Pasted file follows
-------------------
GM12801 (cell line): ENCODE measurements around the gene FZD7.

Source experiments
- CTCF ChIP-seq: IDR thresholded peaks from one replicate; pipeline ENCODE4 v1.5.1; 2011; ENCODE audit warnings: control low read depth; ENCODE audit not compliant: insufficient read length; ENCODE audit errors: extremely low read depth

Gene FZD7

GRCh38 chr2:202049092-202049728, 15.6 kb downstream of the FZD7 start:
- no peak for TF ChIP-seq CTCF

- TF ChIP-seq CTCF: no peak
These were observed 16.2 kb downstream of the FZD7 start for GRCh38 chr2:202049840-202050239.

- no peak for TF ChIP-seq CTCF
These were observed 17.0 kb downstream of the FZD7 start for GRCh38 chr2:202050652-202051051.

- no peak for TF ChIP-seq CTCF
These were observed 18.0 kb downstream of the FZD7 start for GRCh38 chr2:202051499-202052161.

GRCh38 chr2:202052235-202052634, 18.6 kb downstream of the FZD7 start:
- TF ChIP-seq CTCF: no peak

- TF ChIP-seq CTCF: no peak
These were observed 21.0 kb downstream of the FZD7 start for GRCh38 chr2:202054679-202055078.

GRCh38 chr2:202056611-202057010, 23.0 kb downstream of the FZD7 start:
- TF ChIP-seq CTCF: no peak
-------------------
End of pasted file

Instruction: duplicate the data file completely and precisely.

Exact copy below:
GM12801 (cell line): ENCODE measurements around the gene FZD7.

Source experiments
- CTCF ChIP-seq: IDR thresholded peaks from one replicate; pipeline ENCODE4 v1.5.1; 2011; ENCODE audit warnings: control low read depth; ENCODE audit not compliant: insufficient read length; ENCODE audit errors: extremely low read depth

Gene FZD7

GRCh38 chr2:202049092-202049728, 15.6 kb downstream of the FZD7 start:
- no peak for TF ChIP-seq CTCF

- TF ChIP-seq CTCF: no peak
These were observed 16.2 kb downstream of the FZD7 start for GRCh38 chr2:202049840-202050239.

- no peak for TF ChIP-seq CTCF
These were observed 17.0 kb downstream of the FZD7 start for GRCh38 chr2:202050652-202051051.

- no peak for TF ChIP-seq CTCF
These were observed 18.0 kb downstream of the FZD7 start for GRCh38 chr2:202051499-202052161.

GRCh38 chr2:202052235-202052634, 18.6 kb downstream of the FZD7 start:
- TF ChIP-seq CTCF: no peak

- TF ChIP-seq CTCF: no peak
These were observed 21.0 kb downstream of the FZD7 start for GRCh38 chr2:202054679-202055078.

GRCh38 chr2:202056611-202057010, 23.0 kb downstream of the FZD7 start:
- TF ChIP-seq CTCF: no peak